How to Train Your Rescue Dog to Hunt

Hard
1-6 Months
Work

Introduction

You don’t know too much about his life before, you just know you’re ready to give your rescue dog a warm and welcoming home. You don’t just want him to mess around and cuddle with, though. You want to train him up to be a hunting dog. You regularly go out hunting and you’re in need of a trusty canine companion to help you. It will require discipline and self-control, things he’s lacking somewhat at the moment. For now, you can barely get him to ‘sit’ and ‘wait’. If he’s going to be an effective hunting dog that is all going to have to change.

Succeed with this training and you’ll have more than a hunting dog. You’ll have a well-behaved dog who follows your instructions. This means teaching him any number of other commands will be easier too.

Defining Tasks

Training a rescue dog to hunt isn’t going to be straightforward. They require serious discipline and if they haven’t had it before then you have an uphill battle. Fortunately, it is a battle you can win. You’ll need to start with basic obedience commands. Then you’ll need to get him familiar with a hunting environment and the prey you’ll be after. You can use both food and toys to motivate him and keep him on task during training. 

If he’s a young rescue dog he should be a fast learner and you could see results in just a few weeks. If he’s older and stuck in his ways then you may need several months. Get this training right and you’ll never need to hunt alone again. You’ll hunt faster and smarter in a team. It will also be fantastic bonding time for you both!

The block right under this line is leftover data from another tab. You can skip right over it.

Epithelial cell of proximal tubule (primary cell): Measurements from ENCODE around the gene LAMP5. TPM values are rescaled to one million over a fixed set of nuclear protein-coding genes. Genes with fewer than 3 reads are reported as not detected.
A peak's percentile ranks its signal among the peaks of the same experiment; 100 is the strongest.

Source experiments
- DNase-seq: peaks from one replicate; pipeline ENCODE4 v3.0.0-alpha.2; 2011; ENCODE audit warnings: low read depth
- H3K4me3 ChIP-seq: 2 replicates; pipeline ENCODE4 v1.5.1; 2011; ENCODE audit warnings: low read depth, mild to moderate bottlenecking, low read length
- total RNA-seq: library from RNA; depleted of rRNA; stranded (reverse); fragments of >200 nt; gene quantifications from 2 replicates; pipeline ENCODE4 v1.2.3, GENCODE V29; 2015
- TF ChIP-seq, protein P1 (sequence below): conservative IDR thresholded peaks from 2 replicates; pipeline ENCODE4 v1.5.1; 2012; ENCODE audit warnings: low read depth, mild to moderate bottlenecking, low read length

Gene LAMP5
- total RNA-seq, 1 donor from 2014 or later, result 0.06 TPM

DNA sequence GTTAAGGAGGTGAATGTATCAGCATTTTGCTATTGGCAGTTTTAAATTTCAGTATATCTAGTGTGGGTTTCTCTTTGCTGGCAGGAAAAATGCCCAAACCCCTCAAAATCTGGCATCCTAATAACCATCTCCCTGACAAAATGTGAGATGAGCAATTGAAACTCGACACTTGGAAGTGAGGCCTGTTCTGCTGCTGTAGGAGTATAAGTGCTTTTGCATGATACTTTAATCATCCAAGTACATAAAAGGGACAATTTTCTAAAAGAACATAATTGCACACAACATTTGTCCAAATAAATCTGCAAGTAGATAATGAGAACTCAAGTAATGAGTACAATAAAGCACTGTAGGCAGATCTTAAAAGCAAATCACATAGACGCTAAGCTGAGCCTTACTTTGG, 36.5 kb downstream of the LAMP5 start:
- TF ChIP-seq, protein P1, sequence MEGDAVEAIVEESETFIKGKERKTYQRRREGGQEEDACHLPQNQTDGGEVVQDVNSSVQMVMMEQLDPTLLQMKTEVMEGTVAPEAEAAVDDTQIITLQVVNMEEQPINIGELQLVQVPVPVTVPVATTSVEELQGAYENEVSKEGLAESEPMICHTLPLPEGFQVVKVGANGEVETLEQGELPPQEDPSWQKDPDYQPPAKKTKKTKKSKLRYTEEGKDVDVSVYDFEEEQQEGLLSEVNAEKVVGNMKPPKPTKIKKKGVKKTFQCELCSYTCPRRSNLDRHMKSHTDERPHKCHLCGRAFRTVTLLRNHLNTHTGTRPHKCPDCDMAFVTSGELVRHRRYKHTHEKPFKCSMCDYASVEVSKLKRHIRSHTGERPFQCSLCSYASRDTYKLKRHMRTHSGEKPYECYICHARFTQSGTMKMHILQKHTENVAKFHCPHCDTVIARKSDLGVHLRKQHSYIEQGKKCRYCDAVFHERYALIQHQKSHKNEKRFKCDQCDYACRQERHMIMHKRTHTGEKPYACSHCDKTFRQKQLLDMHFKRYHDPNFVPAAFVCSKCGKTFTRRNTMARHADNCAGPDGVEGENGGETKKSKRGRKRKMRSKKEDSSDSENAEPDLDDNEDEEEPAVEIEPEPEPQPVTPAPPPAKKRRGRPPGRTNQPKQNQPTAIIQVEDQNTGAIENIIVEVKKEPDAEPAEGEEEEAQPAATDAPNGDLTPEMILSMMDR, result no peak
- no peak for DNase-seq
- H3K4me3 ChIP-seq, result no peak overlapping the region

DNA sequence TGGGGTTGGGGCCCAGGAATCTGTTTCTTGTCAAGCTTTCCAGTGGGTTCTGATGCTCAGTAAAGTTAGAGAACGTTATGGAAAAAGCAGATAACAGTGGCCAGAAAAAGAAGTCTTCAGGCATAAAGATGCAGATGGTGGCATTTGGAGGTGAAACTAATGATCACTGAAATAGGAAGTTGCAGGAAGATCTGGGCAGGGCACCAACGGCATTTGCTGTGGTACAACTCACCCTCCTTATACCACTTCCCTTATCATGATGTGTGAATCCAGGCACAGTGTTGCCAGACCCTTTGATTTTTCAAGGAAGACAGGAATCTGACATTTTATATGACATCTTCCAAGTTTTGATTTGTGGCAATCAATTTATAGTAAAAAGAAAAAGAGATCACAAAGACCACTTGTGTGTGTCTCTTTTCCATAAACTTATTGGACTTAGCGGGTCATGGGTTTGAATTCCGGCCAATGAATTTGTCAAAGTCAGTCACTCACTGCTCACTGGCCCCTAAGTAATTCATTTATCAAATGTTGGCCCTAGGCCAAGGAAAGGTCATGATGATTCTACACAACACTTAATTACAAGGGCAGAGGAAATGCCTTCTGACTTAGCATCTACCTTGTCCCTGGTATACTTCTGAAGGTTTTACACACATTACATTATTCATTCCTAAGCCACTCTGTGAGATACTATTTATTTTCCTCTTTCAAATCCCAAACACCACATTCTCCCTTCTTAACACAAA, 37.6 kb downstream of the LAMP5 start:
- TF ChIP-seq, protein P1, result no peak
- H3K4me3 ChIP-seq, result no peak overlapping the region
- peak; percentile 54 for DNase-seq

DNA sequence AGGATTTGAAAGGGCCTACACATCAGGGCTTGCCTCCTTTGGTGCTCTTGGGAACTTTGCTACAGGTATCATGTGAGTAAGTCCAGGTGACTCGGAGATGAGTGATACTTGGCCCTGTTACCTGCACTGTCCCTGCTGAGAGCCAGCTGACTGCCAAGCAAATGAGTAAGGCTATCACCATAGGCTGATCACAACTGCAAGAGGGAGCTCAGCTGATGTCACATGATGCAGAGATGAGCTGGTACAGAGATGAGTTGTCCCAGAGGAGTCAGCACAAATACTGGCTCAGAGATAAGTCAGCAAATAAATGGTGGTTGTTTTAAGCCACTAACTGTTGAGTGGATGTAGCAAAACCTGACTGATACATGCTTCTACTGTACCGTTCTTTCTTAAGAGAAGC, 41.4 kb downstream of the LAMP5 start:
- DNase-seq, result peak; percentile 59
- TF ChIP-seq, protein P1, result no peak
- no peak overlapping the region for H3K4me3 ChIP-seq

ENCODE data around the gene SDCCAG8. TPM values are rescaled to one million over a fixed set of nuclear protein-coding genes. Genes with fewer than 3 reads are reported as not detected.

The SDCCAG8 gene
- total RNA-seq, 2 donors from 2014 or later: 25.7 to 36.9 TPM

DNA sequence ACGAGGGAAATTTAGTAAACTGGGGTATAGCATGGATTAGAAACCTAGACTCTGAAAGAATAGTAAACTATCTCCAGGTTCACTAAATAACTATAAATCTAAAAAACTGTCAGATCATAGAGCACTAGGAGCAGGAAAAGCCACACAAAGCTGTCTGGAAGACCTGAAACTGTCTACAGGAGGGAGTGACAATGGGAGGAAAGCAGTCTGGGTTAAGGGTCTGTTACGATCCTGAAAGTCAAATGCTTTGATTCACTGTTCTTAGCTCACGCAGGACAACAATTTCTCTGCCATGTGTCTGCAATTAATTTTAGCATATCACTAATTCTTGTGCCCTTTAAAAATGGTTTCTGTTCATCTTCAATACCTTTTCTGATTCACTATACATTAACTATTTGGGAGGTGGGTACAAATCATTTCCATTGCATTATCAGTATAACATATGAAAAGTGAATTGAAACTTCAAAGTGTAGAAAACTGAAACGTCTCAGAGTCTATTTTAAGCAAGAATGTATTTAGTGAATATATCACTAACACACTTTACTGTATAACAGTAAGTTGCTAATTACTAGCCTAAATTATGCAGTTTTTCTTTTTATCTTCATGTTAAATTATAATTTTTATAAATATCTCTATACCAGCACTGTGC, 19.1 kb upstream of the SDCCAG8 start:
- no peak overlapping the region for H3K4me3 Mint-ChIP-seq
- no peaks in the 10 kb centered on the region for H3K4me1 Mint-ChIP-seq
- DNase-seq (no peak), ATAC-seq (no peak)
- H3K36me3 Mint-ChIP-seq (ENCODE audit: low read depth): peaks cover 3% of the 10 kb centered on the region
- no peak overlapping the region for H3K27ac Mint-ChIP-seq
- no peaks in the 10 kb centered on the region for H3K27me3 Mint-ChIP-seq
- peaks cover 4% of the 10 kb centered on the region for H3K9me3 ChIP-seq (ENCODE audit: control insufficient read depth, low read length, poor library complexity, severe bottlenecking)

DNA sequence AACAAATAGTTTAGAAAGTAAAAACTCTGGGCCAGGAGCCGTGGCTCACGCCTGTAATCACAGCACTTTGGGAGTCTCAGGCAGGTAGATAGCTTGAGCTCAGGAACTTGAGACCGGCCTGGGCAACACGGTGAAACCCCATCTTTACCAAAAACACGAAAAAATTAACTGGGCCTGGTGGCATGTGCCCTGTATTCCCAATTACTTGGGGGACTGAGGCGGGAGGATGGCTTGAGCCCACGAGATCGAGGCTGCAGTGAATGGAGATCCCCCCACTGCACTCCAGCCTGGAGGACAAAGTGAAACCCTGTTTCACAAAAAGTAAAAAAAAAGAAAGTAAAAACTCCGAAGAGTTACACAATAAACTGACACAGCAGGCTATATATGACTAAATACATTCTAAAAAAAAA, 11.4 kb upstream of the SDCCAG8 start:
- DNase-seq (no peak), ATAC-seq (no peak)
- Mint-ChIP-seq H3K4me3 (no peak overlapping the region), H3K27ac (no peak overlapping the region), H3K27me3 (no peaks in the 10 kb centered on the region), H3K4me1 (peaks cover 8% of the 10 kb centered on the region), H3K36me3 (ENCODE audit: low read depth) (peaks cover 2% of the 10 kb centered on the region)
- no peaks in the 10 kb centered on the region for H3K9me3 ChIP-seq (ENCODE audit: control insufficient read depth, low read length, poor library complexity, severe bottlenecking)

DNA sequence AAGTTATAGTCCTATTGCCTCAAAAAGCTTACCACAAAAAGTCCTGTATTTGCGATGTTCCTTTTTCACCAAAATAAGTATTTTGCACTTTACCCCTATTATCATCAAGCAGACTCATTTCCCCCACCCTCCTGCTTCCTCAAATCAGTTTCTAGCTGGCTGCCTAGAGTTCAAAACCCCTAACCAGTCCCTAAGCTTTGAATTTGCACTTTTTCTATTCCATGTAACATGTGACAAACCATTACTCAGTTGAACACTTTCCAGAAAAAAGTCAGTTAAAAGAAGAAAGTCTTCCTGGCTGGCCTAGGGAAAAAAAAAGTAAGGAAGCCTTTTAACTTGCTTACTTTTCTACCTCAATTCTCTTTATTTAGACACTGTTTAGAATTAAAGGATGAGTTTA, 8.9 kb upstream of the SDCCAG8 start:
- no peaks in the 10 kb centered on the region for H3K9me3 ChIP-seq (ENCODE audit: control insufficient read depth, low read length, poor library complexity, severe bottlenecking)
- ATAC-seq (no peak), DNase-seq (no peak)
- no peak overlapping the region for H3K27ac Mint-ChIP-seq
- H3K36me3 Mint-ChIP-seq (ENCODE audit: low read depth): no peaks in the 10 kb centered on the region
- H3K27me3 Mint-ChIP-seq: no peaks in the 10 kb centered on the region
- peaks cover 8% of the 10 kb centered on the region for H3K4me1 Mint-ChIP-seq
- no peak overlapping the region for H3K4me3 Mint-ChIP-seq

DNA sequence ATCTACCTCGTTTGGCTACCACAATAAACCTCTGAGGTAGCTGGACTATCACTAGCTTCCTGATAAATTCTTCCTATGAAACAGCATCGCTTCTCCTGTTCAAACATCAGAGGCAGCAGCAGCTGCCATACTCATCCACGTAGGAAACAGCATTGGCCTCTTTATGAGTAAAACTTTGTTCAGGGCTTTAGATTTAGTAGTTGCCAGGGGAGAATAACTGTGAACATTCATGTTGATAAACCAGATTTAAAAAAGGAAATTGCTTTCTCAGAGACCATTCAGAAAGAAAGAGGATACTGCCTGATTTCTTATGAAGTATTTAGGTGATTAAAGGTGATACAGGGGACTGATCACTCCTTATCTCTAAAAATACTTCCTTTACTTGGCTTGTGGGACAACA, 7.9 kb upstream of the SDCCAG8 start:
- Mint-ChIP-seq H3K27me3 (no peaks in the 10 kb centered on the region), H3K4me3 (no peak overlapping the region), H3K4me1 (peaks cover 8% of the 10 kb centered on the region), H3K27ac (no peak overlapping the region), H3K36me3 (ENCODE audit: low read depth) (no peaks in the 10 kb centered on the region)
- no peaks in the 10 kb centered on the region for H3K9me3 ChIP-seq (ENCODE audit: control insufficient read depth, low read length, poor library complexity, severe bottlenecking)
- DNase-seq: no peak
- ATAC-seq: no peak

Getting Started

You’ll need to collect several things before you can start training. You’ll need a generous supply of treats or his favorite food. You’ll also need decoys to get him used to his new prey. 

The main component you need will be time. You need to set aside 15 minutes every day if possible. The more consistently you train the quicker you’ll see results. You can train in the yard and out on walks.

Apart from all that you just need patience and a proactive attitude, then your work can begin!

The Early Steps Method

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Step
1
Breed
You may not get too much of a choice when choosing between rescue dogs. However, if you can choose between several breeds, opt for the one that has the most natural hunting characteristics. Retrievers and German shepherds, for example, are both good choices.
Step
2
Start early
Start training from the moment you get him. The younger he is when you instill discipline into him the easier it will be later on.
Step
3
Obedience commands
Start by teaching him ‘sit’ and ‘down’. Then you can upgrade to ‘stay’ and so on. Obedience training will help cement your position as the pack leader and give you greater control when you’re out hunting.
Step
4
Hunting environment
You need to get him used to the hunting environment. You don’t want him to bolt the moment he hears a gun shot. So, get him used to the sound of guns. You can also practice walking quietly through fields.